Shipping and Removals in Hong Kong

Hong Kong is a major port destination, making shipping and removal services abundant and delivery efficient. No duty or tax is levied on imported personal household items, and there is no limit on when goods can be imported or how much can be imported.

The cost of shipping is directly related to volume, method of delivery and the distance the cargo travels.

People moving to Hong Kong on an expat employment package should try and negotiate a shipping allowance in their contract. Typical offers include an air freight and sea freight allowance, both for shipping to Hong Kong and then back to one's home country upon the contract's completion.

Air freight services are faster, but much more expensive than choosing to send items by sea freight. The best way to reduce the cost is to split the shipment, and to send the things that will be needed right away by air and to have the remainder sent by sea. Anything that's going to be needed soon after arrival should be included in the air shipment, or even in one's flight luggage.


Be sure about shipping

Those looking for cost-effective solutions should carefully consider what they need to take with them and what can be replaced when they arrive in Hong Kong. Furniture purchased for another city may not fit into a Hong Kong apartment (which will likely be small), and precious family heirlooms may be safer at a family member’s home or in a storage unit than on a long voyage across the sea.

Furthermore, there is an IKEA in Hong Kong where good quality furniture can be picked up, and it even offers a delivery and installation service if an expat's toolkit hasn’t made the journey with them. It’s also good to keep an eye out on expat websites for people leaving Hong Kong who are looking to get rid of their furniture. Some excellent quality items can be picked up for a small fee or sometimes just a delivery cost.


Hiring an international shipping and removals company

If an expat employee manages to secure a shipping allowance through their work contract, or even if they are just looking for the most hassle-free option to send their belongings to Hong Kong, it’s recommended that they hire an international removal company. These companies come to a person's home, survey everything they want to take with and make a quote based on the size of the shipment crate that will be required.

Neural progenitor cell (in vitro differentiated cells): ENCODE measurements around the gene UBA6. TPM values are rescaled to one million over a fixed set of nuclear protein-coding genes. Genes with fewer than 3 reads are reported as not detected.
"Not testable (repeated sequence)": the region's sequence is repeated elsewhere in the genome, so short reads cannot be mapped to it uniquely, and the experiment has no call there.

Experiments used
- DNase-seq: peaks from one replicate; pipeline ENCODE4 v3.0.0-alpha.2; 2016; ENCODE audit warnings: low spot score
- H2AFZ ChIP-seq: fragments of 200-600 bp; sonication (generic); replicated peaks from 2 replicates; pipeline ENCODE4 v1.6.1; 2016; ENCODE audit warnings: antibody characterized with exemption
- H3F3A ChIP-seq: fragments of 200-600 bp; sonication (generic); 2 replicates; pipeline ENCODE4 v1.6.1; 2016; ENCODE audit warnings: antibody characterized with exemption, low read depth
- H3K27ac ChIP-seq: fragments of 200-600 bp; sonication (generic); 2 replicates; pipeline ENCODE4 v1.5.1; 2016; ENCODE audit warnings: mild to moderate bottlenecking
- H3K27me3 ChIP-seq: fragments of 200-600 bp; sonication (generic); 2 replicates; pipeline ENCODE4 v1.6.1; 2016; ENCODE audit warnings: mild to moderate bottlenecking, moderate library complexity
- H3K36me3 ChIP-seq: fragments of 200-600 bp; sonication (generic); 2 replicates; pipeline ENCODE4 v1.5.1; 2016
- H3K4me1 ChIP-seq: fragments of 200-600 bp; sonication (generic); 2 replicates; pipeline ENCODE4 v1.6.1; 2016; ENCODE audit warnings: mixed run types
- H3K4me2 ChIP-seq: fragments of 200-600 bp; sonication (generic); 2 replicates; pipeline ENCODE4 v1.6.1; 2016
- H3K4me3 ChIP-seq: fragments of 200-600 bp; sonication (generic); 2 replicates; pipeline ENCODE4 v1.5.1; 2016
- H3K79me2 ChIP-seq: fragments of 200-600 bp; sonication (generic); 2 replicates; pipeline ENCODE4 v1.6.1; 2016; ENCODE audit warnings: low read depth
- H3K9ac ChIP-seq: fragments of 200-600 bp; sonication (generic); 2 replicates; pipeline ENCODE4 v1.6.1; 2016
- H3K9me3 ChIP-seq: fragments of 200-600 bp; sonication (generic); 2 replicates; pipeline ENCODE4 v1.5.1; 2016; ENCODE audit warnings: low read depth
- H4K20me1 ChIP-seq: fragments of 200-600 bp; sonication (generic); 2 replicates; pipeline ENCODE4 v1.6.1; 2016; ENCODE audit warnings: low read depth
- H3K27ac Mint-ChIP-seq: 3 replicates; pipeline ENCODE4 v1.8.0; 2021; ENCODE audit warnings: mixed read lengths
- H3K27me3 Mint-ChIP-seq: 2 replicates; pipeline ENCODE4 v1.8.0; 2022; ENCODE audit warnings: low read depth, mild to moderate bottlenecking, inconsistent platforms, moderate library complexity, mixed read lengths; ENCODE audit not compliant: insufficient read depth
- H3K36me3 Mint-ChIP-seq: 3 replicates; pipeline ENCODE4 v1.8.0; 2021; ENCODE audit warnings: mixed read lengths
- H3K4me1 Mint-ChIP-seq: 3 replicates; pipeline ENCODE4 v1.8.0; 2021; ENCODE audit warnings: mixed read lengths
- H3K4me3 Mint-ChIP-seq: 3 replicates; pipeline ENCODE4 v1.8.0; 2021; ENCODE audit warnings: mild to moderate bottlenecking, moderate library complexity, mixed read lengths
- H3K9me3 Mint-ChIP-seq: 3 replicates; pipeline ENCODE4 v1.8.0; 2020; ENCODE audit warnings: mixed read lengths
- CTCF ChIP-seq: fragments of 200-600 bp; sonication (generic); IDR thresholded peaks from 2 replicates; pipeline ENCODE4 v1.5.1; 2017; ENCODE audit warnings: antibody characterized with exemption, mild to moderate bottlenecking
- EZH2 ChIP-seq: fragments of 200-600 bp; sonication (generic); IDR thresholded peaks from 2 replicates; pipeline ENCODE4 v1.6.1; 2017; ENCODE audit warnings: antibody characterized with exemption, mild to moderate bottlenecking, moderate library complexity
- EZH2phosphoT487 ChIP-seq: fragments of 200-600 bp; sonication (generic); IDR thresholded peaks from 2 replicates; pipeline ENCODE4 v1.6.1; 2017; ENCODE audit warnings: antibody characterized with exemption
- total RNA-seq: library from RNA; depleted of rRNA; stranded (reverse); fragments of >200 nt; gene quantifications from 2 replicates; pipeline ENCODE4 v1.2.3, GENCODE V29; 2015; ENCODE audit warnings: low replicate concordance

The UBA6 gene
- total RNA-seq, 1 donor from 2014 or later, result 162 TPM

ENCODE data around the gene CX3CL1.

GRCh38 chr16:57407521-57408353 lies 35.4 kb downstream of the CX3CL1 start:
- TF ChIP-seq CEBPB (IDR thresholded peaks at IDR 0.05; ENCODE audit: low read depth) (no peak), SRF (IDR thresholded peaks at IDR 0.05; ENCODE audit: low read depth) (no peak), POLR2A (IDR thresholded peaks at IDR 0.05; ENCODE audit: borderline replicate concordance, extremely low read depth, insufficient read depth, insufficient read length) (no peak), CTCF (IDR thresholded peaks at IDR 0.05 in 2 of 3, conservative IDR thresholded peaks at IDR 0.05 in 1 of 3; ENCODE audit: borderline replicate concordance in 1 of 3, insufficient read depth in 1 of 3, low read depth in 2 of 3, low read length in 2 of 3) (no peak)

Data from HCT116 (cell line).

It's important to obtain a few different quotes – usually provided free of charge – and then to make sure the company that's been selected has reliable ground services in Hong Kong. This door-to-door pick-up and delivery comes at a cost, so the best idea for those looking for money-saving options would be to shop around for the best deals with international shipping companies online.

Common services to look for in a shipping company 

  • Pick-up goods at the customer's location

  • Basic disassemble and reassemble of furniture

  • Border clearance and customs formalities at the destination

  • Professional wrapping of furniture

  • Preparing professional inventory list

  • Unloading all items to destination residence, and setting all items per the customer's request

  • Removing packing debris from destination residence

Expats should be aware that shippers often tack on additional expenses for certain packing materials, handling and hoisting of excessively large items and certain processing requirements.

Once a service provider has been chosen, they will come on moving day, pack everything and deal with all insurance and customs formalities for the moving expat. Their quote should also include delivery and unpacking services at the Hong Kong end of things. Hong Kong apartments are usually high up and small, so professional help when moving in is certainly something new arrivals will be glad to have.


Shipping pets to Hong Kong

Many Hong Kongers have a dog or cat, and once they've arrived, expats will find that it’s common to see small dogs accompanying their 'best friends' to Sunday brunch. There’s a thriving culture of 'Fidos', 'Rexes' and 'Bellas' in Hong Kong, and expat pets can certainly make some new friends, but it’s best to think long and hard about whether relocation really is the best thing for a pet.

Apartments in Hong Kong are small, and depending on where one lives, green space may be limited; furthermore, many city parks do not allow dogs. That said, there are definitely some ideal areas for animals.

Apart from the pet’s new home, expat owners will also need to investigate costs and legalities. A quarantine stay in Hong Kong and back in one's home country could be costly for the expat and stressful for the animal.

Pets from some countries don't need quarantine, and pets from certain other countries may be exempt from quarantine if they comply with permit terms. Expats should consult the Agriculture, Fisheries and Conservation Department of Hong Kong to see if their country requires quarantine, and to see what other formalities are required.

There are a number of dedicated companies in Hong Kong that can help expats with importing pets.

NormaTeggart Our Expat Expert

Norma Teggart Freeman currently lives in Hong Kong and enjoys cooking, working out and cats!  To find out more about Norma and life as an expat in Hong Kong, please feel free to follow her blog, Teggs Hong Kong.